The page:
Cardiff Royal Infirmary Chapel, painted by Malcolm Murphy.

Splott artist celebrates 100 years of Cardiff Royal Infirmary Chapel

Painter commemorates the centenary of an Adamsdown landmark that is close to his heart

A SPLOTT artist has been commissioned to paint Cardiff Royal Infirmary’s old chapel to commemorate its 100-year anniversary.

Malcolm Murphy’s painting will be on display from next month at the chapel, which is now Adamsdown and Roath Library.

“This painting is important to me because of the location. I was born opposite the Cardiff Royal Infirmary and I still live in Splott,” he said.

“My mother used to work in the Cardiff Royal Infirmary cleaning, and I spent a few nights being treated there,” said Mr Murphy, 51, who took 60 hours to paint the piece.

Repurposing the chapel

The chapel, which is a grade II listed building, was closed to the public in 1999. It has since been restored and now serves as a meeting place, gallery and cafe for CRI patients, visitors and the general public.

Many now defunct churches in Cardiff have undergone similar transformations, becoming museums, cafes and even arts venues.

Navigate the map and click the pins to read more about other repurposed churches in Cardiff. The red pin is CRI Chapel.

The painting of the chapel was commissioned by the Arts for Health and Wellbeing Programme at Cardiff & Vale Health Charity, and prints were gifted to Cardiff Royal Infirmary staff and supporters with funding from the Staff Lottery.

Run by Cardiff and Vale University Health Board, the programme promotes art in hospitals, with galleries and exhibits to improve health and wellbeing.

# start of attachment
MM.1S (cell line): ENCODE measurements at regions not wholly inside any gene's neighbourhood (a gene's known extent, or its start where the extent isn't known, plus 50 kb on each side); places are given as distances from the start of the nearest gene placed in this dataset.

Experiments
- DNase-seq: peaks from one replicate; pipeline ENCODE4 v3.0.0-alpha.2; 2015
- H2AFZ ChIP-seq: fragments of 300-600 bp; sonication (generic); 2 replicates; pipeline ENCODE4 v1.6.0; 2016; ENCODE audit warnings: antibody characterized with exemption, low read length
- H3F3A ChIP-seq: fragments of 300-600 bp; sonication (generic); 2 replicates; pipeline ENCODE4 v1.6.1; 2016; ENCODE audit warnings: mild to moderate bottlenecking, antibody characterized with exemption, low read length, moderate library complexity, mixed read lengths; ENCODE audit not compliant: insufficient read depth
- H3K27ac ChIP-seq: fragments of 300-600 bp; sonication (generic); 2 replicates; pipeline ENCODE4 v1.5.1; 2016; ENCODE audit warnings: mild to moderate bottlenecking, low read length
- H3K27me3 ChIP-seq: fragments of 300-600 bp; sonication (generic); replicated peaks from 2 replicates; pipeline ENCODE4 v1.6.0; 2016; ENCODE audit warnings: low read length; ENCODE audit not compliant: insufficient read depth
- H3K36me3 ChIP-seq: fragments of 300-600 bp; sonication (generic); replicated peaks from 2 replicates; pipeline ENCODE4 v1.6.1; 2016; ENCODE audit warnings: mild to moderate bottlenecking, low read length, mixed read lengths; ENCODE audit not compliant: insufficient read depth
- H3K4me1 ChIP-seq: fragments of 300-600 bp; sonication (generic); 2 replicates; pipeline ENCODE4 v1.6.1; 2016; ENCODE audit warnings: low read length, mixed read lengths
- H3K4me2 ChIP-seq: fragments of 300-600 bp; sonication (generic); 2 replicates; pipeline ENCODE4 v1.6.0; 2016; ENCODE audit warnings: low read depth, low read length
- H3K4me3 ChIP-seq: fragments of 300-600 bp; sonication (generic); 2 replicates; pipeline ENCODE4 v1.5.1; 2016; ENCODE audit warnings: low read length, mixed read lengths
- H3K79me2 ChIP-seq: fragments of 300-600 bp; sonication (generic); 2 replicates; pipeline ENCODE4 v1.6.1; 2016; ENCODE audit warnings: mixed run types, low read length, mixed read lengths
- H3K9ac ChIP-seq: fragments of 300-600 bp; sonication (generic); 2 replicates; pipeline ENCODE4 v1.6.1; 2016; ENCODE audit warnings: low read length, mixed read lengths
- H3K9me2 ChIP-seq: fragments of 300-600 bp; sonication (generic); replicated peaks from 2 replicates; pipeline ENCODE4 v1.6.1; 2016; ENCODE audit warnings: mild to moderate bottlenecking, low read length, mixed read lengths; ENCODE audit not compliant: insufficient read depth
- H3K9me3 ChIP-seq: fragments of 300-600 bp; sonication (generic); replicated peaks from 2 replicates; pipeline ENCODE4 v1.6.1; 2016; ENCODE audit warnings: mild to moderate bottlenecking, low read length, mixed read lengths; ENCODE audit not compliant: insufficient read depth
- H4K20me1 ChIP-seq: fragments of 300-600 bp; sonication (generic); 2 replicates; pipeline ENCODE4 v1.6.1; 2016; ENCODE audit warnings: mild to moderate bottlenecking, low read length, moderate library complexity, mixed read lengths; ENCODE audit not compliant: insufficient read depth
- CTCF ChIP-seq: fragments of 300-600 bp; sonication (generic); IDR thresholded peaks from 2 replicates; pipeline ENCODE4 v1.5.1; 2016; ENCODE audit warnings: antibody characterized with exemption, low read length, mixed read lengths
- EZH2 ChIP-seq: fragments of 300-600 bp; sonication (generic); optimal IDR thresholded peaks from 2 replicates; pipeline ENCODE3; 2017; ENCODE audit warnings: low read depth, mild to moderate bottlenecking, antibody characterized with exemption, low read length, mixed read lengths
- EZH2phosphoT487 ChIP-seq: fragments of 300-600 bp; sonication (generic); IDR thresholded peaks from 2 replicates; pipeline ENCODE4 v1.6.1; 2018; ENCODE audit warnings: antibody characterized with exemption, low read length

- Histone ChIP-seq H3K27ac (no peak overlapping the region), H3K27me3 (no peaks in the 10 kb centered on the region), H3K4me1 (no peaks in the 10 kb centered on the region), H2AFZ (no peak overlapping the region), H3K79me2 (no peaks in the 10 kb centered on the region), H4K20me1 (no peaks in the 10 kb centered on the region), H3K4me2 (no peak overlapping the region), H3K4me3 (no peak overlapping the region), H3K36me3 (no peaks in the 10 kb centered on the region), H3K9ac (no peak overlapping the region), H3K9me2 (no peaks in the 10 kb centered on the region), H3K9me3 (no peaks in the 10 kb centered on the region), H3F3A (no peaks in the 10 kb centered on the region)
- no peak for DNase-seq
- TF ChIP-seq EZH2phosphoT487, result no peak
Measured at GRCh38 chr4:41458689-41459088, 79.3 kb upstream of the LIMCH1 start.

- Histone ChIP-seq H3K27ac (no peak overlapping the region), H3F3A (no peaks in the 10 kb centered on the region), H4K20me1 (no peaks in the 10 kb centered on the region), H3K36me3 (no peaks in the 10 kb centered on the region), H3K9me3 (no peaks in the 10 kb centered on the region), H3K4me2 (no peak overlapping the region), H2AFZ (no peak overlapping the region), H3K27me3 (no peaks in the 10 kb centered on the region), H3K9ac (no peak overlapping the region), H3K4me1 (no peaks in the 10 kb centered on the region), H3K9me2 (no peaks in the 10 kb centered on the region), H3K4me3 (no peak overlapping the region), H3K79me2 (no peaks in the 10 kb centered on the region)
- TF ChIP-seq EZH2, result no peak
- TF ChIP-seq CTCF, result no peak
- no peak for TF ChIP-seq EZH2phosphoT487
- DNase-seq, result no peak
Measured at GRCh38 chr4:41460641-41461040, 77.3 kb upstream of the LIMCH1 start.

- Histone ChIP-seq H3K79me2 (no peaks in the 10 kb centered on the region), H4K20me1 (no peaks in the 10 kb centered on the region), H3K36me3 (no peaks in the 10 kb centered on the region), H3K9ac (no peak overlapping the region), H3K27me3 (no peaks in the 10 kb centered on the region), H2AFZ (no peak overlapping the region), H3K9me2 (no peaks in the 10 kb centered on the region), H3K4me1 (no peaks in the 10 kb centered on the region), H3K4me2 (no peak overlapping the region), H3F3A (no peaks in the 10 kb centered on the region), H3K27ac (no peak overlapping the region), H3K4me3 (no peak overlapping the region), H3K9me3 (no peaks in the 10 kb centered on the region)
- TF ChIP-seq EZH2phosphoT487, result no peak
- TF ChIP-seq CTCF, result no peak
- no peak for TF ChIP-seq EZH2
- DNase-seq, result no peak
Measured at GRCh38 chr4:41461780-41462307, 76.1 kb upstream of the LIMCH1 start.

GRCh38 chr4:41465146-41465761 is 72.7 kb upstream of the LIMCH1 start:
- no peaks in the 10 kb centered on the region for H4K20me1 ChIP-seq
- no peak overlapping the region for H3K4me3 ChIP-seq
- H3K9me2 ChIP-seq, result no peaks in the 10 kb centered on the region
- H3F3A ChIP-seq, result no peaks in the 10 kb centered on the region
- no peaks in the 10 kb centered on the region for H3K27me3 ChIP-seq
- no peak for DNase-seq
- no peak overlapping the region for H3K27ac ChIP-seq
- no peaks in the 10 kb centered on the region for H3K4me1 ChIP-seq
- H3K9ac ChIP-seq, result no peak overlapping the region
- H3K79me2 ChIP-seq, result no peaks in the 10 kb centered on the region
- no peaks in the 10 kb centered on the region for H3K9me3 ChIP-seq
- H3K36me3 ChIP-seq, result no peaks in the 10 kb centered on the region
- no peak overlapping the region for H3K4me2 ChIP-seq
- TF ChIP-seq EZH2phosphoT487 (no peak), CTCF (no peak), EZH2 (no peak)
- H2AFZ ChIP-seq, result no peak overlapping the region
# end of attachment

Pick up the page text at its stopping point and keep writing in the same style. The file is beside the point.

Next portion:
It also encourages staff and patients to participate in creative arts.

Art in the Community

As a local artist, Mr Murphy takes part in fundraising schemes in and around Cardiff. In 2020, he donated a painting of Cardiff Street Orchestra to the Arts for Health and Wellbeing Programme.

A souvenir of the first lockdown, Cardiff Street Orchestra was a group of musicians who did socially-distanced performances to cheer people up in 2020. Image: Malcolm Murphy

It was put on display at the Hearth Gallery, at University Hospital Llandough in Penarth.

Mr Murphy has been painting commercially since he was 15.

“I learned to paint by doing pictorials – the swinging pub signs. You learn quickly because you’re under pressure and you have to paint everything twice because they’re double-sided.”

“The fine art didn’t come until much later.”

Hear more about the process of painting this piece from Mr Murphy. Thumbnail image: Kalamikid

The painting of the chapel is Mr Murphy’s first commission for an oil painting by a public company, rather than an individual.

He said: “I think this is my best commission. It is closely linked to me and it is important to a lot of Cardiffians. 

“Doing a project on this scale, I think you have got to have a feeling for it.

“If I was to go to London, and somebody said to me, ‘Paint me that chapel over there,’ I wouldn’t have that feeling for it. I could do it and it would be a lovely picture, but I don’t think it would have that personal essence, that homely feel.

“So many people have found solace at the chapel. It felt very natural for me to paint it.”

Malcolm Murphy’s self-portrait. Image: Malcolm Murphy
Malcolm Murphy painting. Image: Malcolm Murphy

Mr Murphy donated an original painting of Llandaff Village Green to City Hospice for its annual art auction last year.

Cate Brannigan, 58, of Llandaff, was an ambassador for the hospice at the time. 

“I believe it raised a significant amount towards City Hospice’s final fundraising total.”

“I am a big fan of Mr Murphy’s work and the CRI chapel is such an iconic building and such a part of the fabric of that area of Cardiff. I worked opposite the site for five years or so, and that’s why it resonated with me.”

Cardiff Royal Infirmary Chapel by night. Image: Ellie Crabbe

Mr Murphy took pains to make sure he captured its famous stained glass accurately. 

He took photographs early in the morning to avoid traffic, but also at night to see the chapel lights illuminating the stained glass.  

“I wanted to show how the chapel is a light in the darkness for many,” said Mr Murphy.

  • The painting will be on permanent public display from March 17.